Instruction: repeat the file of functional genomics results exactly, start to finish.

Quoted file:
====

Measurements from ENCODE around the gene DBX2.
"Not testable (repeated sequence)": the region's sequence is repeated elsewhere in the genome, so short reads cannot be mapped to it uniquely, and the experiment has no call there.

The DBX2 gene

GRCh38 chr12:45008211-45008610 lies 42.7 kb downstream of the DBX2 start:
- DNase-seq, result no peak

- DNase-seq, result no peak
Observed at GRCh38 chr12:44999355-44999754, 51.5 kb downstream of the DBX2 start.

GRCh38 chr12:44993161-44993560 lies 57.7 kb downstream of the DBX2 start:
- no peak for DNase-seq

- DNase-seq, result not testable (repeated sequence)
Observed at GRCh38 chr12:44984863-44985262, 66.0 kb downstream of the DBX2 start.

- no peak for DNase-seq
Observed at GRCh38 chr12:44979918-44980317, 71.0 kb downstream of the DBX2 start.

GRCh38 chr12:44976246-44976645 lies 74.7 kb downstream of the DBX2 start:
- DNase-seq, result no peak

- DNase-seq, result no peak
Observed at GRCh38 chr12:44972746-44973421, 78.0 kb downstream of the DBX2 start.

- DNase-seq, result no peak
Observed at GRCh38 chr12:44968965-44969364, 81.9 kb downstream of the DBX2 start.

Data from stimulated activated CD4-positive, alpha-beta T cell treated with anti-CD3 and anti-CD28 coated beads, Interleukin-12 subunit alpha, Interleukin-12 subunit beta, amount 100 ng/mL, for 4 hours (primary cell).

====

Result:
Measurements from ENCODE around the gene DBX2.
"Not testable (repeated sequence)": the region's sequence is repeated elsewhere in the genome, so short reads cannot be mapped to it uniquely, and the experiment has no call there.

The DBX2 gene

GRCh38 chr12:45008211-45008610 lies 42.7 kb downstream of the DBX2 start:
- DNase-seq, result no peak

- DNase-seq, result no peak
Observed at GRCh38 chr12:44999355-44999754, 51.5 kb downstream of the DBX2 start.

GRCh38 chr12:44993161-44993560 lies 57.7 kb downstream of the DBX2 start:
- no peak for DNase-seq

- DNase-seq, result not testable (repeated sequence)
Observed at GRCh38 chr12:44984863-44985262, 66.0 kb downstream of the DBX2 start.

- no peak for DNase-seq
Observed at GRCh38 chr12:44979918-44980317, 71.0 kb downstream of the DBX2 start.

GRCh38 chr12:44976246-44976645 lies 74.7 kb downstream of the DBX2 start:
- DNase-seq, result no peak

- DNase-seq, result no peak
Observed at GRCh38 chr12:44972746-44973421, 78.0 kb downstream of the DBX2 start.

- DNase-seq, result no peak
Observed at GRCh38 chr12:44968965-44969364, 81.9 kb downstream of the DBX2 start.

Data from stimulated activated CD4-positive, alpha-beta T cell treated with anti-CD3 and anti-CD28 coated beads, Interleukin-12 subunit alpha, Interleukin-12 subunit beta, amount 100 ng/mL, for 4 hours (primary cell).